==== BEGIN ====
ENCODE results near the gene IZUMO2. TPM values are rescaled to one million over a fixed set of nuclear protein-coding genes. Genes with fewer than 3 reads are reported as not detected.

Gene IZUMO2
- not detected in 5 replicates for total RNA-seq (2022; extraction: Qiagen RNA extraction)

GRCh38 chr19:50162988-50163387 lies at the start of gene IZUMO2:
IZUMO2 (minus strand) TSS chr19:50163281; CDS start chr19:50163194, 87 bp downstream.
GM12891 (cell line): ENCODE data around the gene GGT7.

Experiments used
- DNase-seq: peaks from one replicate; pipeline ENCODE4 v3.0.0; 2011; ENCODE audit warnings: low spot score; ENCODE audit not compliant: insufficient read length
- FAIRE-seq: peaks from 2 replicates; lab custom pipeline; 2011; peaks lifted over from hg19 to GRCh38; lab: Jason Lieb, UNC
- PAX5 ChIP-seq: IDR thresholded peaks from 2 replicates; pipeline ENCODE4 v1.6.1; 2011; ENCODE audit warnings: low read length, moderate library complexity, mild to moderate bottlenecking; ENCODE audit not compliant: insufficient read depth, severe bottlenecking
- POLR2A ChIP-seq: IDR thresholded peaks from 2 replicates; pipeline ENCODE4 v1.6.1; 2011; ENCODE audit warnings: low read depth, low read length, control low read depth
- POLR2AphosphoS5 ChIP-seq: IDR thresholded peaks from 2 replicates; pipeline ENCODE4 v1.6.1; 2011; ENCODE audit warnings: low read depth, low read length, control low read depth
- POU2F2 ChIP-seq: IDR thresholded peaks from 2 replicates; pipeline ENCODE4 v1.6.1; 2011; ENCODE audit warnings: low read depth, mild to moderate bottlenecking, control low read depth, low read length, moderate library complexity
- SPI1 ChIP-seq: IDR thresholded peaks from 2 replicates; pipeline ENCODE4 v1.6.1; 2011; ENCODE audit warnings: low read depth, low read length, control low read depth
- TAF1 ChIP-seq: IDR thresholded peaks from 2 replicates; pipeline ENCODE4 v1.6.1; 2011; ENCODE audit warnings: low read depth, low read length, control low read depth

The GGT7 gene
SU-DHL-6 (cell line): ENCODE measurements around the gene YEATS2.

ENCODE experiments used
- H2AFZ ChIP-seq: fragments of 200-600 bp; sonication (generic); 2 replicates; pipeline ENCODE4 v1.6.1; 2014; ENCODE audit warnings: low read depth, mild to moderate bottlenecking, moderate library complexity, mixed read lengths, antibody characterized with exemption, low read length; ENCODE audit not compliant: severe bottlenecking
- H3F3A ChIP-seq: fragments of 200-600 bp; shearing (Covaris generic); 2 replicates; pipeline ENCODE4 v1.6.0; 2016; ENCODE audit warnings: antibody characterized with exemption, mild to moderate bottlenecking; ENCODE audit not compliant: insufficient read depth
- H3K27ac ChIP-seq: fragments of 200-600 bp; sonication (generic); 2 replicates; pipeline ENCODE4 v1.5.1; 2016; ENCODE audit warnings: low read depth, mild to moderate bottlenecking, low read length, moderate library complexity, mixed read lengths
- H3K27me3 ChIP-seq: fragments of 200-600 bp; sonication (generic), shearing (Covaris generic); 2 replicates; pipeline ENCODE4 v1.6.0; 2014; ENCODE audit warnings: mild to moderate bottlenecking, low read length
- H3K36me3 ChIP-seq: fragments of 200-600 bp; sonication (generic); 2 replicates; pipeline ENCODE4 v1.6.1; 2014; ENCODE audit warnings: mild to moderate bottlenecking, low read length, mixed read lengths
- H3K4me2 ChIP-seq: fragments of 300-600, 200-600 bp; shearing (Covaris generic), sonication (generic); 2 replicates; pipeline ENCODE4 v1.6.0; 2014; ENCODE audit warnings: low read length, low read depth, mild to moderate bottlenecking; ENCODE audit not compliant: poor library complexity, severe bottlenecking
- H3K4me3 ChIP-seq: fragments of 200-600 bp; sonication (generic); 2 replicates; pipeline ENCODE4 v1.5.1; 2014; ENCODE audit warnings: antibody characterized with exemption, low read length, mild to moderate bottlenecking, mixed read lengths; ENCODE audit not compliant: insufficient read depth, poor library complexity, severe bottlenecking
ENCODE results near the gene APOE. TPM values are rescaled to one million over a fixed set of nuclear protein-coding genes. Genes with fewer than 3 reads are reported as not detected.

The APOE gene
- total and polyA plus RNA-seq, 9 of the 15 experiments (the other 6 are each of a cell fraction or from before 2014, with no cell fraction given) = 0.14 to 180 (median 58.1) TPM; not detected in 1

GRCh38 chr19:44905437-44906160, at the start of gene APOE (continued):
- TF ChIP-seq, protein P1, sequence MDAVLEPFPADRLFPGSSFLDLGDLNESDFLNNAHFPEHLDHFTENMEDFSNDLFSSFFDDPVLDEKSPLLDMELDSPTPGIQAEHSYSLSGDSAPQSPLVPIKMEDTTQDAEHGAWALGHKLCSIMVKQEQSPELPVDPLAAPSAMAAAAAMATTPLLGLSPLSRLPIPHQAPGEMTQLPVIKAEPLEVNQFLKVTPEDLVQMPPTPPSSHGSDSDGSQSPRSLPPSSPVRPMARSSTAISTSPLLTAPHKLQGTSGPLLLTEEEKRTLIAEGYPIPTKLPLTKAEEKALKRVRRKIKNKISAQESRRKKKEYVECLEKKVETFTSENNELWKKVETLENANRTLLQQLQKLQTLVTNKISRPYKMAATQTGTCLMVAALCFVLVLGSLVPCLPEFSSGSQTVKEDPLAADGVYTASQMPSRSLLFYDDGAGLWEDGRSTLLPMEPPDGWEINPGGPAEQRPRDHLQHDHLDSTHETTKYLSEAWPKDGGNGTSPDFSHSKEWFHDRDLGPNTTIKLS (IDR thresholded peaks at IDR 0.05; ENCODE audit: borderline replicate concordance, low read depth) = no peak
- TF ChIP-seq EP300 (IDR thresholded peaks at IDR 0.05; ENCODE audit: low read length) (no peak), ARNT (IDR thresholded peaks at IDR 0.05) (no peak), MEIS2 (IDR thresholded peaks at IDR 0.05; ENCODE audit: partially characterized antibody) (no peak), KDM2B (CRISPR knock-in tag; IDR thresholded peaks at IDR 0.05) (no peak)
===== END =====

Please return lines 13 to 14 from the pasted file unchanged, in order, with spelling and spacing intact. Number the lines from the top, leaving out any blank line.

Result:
- POU2F2 ChIP-seq: IDR thresholded peaks from 2 replicates; pipeline ENCODE4 v1.6.1; 2011; ENCODE audit warnings: low read depth, mild to moderate bottlenecking, control low read depth, low read length, moderate library complexity
- SPI1 ChIP-seq: IDR thresholded peaks from 2 replicates; pipeline ENCODE4 v1.6.1; 2011; ENCODE audit warnings: low read depth, low read length, control low read depth